In fact, several years ago regional health authorities formally subscribed to the notion that optimal interventions are those supported by rigorous research. That “evidence-based medicine” may largely exist on paper doesn’t surprise two of the movement’s pioneers: Dr. Murray Enkin and his wife, Eleanor, now both in their eighties and summering near their son’s home in Victoria. The day after my hospital tour, Dr. Enkin tells me about an experiment he conducted in the 1980s, looking at ways to reduce the Caesarean rate, worrisome even then at 20 percent. He discovered that presenting the evidence had little effect on hospital staff; their behaviour only changed when he enlisted the most respected obstetric leaders to influence their colleagues. In other words, even in medicine, we are social learners. “The truth is what we agree on,” he observes.
More recently, BC physician and researcher Michael Klein (father of writer Naomi) has investigated the shared beliefs of a large sample of maternity care providers and pregnant women in Canada, and the results are sobering. He found that physicians, especially younger obstetricians (the vast majority of whom are women), choose surgery because they’re afraid of vaginal birth. “They tend to be comfortable with elective Caesareans for themselves, as well as for their patients, and the greatest reason behind this is fear of urinary and fecal incontinence, and sexual dysfunction,” says Klein. He’s familiar with the phenomenon: in the late 1980s, he conducted a landmark study into the then widespread practice of episiotomy, a surgical cut to the vagina made during labour. For decades, doctors believed it would prevent vaginal tearing, incontinence, sexual dysfunction—and brain damage to the baby. Klein’s research proved those assumptions false, and eventually doctors put the scissors away. But they may find it more difficult to give up the scalpel.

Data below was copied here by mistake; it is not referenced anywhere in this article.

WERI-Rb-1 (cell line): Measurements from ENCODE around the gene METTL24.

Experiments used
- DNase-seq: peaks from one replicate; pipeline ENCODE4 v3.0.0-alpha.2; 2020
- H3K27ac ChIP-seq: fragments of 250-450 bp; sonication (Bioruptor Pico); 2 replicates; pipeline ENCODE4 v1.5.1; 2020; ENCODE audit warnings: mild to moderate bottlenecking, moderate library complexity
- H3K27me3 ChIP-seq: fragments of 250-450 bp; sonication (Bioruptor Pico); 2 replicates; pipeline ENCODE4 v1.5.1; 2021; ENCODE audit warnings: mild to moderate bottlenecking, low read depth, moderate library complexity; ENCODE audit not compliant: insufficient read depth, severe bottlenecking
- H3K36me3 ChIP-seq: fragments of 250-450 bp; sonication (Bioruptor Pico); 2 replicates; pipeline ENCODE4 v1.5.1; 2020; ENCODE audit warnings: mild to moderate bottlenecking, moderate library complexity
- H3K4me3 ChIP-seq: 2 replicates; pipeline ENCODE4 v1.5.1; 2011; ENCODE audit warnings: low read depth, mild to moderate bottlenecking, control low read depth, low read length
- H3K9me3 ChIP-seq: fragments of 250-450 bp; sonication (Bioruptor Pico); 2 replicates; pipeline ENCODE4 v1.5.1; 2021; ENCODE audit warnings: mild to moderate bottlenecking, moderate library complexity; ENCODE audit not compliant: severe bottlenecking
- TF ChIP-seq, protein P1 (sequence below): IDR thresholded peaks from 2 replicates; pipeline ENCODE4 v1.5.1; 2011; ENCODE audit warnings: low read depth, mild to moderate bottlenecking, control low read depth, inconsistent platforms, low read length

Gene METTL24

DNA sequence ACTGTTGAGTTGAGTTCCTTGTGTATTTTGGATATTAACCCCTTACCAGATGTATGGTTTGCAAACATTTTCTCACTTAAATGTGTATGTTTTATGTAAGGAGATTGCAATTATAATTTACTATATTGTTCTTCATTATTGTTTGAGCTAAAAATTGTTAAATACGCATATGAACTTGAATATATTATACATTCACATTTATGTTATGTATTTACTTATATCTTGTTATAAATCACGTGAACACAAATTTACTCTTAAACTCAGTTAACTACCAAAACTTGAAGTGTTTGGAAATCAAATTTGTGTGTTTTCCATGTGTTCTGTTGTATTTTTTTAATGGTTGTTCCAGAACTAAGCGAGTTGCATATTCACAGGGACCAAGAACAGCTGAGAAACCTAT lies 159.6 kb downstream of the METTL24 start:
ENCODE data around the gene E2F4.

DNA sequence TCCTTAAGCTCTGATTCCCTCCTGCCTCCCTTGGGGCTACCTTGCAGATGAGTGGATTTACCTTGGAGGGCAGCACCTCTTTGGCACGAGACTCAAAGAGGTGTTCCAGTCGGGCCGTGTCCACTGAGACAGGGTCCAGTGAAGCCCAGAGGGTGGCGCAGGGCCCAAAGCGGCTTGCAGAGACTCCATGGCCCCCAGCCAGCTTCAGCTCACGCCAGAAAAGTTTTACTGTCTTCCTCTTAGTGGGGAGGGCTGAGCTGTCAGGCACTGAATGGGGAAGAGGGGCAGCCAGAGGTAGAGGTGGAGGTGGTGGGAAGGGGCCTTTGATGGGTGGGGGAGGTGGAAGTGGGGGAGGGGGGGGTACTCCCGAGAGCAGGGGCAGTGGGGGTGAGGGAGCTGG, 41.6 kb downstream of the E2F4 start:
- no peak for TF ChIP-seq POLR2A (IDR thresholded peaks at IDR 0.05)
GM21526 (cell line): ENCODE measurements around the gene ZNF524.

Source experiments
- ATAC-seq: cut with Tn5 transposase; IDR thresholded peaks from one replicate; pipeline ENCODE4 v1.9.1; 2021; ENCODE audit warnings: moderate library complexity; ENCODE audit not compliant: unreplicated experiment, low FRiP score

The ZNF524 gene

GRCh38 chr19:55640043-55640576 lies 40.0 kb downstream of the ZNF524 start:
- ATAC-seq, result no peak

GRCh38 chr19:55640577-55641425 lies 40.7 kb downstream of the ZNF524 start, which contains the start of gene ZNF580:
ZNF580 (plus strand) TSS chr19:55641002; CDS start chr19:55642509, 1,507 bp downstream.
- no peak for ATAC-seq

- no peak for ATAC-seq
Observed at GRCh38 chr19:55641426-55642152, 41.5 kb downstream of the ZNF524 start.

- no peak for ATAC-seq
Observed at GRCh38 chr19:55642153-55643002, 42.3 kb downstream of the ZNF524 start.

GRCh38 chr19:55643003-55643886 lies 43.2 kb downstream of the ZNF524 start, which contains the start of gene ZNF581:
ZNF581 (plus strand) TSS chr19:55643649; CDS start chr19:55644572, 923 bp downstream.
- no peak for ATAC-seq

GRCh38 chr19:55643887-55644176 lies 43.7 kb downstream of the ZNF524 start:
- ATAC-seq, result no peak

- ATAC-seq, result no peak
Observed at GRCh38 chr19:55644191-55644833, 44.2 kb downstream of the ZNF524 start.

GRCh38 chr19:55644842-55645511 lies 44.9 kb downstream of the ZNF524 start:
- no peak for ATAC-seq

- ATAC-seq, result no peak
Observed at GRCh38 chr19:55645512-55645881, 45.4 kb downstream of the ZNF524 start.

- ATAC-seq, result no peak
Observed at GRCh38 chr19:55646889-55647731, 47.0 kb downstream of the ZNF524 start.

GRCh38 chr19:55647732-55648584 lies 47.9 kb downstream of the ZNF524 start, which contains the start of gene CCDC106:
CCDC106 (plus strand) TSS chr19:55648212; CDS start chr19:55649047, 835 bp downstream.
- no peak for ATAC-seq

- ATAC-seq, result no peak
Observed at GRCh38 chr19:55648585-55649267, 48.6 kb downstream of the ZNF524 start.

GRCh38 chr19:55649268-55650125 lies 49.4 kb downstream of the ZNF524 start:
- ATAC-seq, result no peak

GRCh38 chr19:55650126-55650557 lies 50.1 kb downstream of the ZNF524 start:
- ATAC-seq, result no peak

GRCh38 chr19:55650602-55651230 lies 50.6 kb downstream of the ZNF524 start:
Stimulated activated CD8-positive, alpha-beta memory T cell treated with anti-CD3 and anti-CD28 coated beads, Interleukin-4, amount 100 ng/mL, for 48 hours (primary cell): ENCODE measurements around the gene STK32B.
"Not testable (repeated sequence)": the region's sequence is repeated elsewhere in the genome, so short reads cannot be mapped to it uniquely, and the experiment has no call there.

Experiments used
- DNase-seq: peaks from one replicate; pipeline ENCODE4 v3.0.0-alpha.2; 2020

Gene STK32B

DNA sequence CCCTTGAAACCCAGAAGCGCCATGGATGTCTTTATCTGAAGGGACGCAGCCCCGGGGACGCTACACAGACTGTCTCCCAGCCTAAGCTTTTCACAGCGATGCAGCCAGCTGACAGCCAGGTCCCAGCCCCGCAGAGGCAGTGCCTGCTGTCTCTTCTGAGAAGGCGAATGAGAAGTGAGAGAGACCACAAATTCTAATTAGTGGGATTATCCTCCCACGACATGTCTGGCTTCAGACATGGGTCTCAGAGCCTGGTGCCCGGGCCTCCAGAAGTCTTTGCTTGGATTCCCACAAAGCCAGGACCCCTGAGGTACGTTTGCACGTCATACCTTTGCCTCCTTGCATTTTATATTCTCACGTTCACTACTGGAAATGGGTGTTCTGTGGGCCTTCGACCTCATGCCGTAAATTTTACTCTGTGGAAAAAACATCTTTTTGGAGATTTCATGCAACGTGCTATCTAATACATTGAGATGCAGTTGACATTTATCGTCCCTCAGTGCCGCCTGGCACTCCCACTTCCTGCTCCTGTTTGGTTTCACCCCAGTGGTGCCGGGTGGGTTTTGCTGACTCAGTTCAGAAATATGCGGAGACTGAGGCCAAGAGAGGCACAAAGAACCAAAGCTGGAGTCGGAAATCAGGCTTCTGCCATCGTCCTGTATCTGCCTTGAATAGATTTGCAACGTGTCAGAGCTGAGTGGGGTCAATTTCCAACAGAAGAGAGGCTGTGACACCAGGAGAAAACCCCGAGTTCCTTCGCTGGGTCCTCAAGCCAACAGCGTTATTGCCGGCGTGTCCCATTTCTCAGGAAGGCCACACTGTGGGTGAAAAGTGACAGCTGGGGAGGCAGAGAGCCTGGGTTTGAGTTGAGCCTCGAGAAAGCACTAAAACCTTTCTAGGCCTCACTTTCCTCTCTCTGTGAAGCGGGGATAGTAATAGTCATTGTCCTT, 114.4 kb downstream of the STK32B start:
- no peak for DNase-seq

The Caesarean Michel described as representative was not the result of any emergency; the baby was simply entering the pelvis askew, which made for a long labour, and neither Michel nor the obstetrician on duty believed more pushing would result in a successful birth. “That happens a lot,” she told me. “That’s why our mortality rate isn’t what it was 100 years ago, right? Because we can deliver those women by Caesarean section rather than letting them labour for another three or four days, until the baby dies, and then they die, too.”
Is soy dangerous to your health, or to competing industries?
Soy is a staple but controversial “health” food; rumours of its carcinogenic properties have circulated for years. Many of these have originated from research by the Weston A. Price Foundation, which has released reports linking soy with impaired thyroid function and ovulation, and an increased risk of certain cancers. It also claims that the soy industry knows about the harm its product can cause. Soy lovers should note, however, that the foundation (which has also disputed the correlation of saturated fats and high cholesterol to coronary artery disease) is funded largely by its members—many of whom are dairy farmers.
This appeared in the March 2011 issue.